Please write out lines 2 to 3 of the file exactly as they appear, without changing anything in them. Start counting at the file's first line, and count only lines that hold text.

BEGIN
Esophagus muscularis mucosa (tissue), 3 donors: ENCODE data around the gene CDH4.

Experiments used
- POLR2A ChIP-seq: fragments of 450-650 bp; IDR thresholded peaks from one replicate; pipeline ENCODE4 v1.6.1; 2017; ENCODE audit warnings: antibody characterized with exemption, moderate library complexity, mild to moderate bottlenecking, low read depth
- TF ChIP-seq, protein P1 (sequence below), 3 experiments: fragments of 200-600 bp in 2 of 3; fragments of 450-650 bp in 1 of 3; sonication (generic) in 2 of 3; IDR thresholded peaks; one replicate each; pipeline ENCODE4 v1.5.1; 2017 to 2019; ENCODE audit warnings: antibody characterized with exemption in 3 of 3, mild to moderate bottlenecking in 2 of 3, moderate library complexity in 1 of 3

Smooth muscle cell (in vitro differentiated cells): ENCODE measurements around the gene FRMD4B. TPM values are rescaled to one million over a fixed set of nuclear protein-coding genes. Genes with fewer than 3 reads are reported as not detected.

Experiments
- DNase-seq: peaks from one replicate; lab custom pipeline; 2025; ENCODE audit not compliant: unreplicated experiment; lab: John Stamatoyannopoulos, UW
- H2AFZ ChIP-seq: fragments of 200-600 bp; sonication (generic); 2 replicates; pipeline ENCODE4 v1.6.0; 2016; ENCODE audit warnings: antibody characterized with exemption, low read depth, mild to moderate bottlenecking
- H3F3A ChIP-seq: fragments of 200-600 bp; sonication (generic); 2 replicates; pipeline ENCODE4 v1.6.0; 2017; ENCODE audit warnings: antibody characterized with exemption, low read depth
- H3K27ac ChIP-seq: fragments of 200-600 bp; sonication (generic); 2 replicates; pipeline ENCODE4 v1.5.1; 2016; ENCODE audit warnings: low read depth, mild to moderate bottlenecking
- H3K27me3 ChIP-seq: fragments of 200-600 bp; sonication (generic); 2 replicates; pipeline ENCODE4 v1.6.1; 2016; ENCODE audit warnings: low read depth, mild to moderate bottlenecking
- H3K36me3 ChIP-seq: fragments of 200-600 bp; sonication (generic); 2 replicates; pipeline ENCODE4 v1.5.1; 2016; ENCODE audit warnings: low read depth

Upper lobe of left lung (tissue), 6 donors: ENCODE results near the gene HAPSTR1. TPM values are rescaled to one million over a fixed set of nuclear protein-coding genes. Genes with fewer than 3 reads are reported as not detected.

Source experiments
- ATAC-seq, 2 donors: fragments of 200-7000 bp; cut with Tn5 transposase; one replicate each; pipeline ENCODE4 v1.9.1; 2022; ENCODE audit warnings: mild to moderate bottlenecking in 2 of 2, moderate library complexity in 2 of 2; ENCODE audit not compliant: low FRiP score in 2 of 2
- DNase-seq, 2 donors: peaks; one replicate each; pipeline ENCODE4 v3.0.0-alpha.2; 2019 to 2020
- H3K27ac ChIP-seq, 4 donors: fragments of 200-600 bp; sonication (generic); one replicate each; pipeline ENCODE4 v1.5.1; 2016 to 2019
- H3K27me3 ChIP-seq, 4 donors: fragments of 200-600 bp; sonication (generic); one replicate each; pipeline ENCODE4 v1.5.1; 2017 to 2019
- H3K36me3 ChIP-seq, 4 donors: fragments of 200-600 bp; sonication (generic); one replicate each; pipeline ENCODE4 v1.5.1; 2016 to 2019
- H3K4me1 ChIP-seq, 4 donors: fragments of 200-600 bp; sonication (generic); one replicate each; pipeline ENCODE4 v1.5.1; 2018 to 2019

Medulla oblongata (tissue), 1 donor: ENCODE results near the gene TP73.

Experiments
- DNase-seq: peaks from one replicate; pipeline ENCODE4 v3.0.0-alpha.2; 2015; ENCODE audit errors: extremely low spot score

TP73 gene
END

Experiments used
- POLR2A ChIP-seq: fragments of 450-650 bp; IDR thresholded peaks from one replicate; pipeline ENCODE4 v1.6.1; 2017; ENCODE audit warnings: antibody characterized with exemption, moderate library complexity, mild to moderate bottlenecking, low read depth